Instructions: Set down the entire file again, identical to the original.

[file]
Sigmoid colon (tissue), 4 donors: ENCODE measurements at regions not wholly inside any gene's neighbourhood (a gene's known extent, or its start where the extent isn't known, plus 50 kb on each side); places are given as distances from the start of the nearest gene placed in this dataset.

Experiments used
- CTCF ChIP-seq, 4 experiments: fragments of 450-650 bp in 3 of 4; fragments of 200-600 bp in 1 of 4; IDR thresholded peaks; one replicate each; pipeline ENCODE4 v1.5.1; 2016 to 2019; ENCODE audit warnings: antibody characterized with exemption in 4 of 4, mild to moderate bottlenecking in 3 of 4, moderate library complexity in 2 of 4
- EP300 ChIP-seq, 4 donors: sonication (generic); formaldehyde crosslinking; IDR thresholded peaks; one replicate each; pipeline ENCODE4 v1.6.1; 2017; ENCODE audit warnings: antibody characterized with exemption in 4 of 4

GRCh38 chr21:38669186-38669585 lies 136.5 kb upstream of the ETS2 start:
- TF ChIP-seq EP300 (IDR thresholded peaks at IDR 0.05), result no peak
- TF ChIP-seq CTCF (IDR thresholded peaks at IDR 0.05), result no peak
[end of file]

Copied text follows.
Sigmoid colon (tissue), 4 donors: ENCODE measurements at regions not wholly inside any gene's neighbourhood (a gene's known extent, or its start where the extent isn't known, plus 50 kb on each side); places are given as distances from the start of the nearest gene placed in this dataset.

Experiments used
- CTCF ChIP-seq, 4 experiments: fragments of 450-650 bp in 3 of 4; fragments of 200-600 bp in 1 of 4; IDR thresholded peaks; one replicate each; pipeline ENCODE4 v1.5.1; 2016 to 2019; ENCODE audit warnings: antibody characterized with exemption in 4 of 4, mild to moderate bottlenecking in 3 of 4, moderate library complexity in 2 of 4
- EP300 ChIP-seq, 4 donors: sonication (generic); formaldehyde crosslinking; IDR thresholded peaks; one replicate each; pipeline ENCODE4 v1.6.1; 2017; ENCODE audit warnings: antibody characterized with exemption in 4 of 4

GRCh38 chr21:38669186-38669585 lies 136.5 kb upstream of the ETS2 start:
- TF ChIP-seq EP300 (IDR thresholded peaks at IDR 0.05), result no peak
- TF ChIP-seq CTCF (IDR thresholded peaks at IDR 0.05), result no peak